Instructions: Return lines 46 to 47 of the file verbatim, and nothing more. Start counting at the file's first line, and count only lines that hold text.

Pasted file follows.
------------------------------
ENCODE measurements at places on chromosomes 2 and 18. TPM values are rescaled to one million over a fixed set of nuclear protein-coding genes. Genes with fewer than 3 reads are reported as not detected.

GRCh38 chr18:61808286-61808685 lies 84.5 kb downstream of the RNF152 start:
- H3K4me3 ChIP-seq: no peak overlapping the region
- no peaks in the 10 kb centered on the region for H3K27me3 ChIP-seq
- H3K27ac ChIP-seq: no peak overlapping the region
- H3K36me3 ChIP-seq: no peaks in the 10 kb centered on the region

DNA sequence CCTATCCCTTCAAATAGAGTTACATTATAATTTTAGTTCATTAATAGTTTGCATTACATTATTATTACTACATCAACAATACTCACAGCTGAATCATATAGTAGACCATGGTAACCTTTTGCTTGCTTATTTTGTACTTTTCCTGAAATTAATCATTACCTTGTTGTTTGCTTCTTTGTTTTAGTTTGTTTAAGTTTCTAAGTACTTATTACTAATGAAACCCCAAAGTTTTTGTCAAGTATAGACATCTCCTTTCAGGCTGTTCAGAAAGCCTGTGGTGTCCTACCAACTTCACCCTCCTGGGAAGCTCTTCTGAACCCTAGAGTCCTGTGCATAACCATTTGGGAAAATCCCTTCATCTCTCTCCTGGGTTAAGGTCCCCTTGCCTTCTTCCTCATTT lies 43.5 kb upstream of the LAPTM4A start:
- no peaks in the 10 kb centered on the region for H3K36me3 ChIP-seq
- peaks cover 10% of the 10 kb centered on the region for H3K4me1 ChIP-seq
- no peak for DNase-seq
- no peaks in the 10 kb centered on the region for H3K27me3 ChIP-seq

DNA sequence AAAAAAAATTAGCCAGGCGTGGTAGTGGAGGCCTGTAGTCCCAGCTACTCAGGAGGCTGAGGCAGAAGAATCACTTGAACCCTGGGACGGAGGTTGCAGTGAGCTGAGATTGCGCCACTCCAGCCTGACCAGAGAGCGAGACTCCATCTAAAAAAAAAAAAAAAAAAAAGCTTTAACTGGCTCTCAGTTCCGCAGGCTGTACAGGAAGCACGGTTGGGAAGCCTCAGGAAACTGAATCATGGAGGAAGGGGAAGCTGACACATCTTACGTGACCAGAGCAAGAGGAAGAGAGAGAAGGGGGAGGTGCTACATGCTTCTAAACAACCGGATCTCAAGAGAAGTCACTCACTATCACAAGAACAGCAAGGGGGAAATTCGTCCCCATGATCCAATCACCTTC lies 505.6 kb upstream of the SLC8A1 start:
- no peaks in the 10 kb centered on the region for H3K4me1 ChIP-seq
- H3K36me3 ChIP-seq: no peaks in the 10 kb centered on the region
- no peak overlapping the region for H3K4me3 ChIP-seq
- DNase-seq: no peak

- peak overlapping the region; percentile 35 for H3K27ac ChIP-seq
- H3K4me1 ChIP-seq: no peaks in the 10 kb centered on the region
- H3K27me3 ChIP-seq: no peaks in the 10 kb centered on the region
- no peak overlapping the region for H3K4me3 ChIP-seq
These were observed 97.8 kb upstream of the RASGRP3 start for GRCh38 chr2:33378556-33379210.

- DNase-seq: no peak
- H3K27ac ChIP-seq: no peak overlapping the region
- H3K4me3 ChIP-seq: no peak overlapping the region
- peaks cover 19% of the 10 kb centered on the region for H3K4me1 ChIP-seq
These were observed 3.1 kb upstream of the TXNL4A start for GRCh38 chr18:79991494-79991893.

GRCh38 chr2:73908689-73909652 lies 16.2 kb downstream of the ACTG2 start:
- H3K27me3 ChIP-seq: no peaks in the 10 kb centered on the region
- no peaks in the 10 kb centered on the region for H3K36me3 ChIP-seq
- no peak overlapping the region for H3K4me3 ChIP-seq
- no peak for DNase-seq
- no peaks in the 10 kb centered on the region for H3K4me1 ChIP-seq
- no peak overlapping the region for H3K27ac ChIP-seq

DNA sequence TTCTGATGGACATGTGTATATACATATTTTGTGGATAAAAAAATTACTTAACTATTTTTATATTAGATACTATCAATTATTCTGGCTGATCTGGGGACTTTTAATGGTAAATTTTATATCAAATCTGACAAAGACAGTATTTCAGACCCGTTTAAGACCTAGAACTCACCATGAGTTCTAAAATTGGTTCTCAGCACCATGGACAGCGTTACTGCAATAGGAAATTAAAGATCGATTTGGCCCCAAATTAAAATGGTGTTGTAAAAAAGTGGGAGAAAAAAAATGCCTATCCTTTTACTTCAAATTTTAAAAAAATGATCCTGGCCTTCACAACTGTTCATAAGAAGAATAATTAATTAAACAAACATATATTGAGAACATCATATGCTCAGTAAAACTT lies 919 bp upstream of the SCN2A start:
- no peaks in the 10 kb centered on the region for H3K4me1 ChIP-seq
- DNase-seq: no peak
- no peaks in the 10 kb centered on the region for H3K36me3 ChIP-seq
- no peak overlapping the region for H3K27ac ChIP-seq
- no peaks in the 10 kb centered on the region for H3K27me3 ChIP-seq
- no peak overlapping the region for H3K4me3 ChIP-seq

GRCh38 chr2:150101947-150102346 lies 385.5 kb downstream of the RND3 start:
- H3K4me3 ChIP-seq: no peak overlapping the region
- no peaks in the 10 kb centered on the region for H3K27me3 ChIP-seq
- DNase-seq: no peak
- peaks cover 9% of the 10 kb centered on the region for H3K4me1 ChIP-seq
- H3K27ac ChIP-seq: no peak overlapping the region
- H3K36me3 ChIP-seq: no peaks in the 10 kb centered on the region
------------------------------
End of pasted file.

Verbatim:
- H3K27ac ChIP-seq: no peak overlapping the region
- H3K36me3 ChIP-seq: no peaks in the 10 kb centered on the region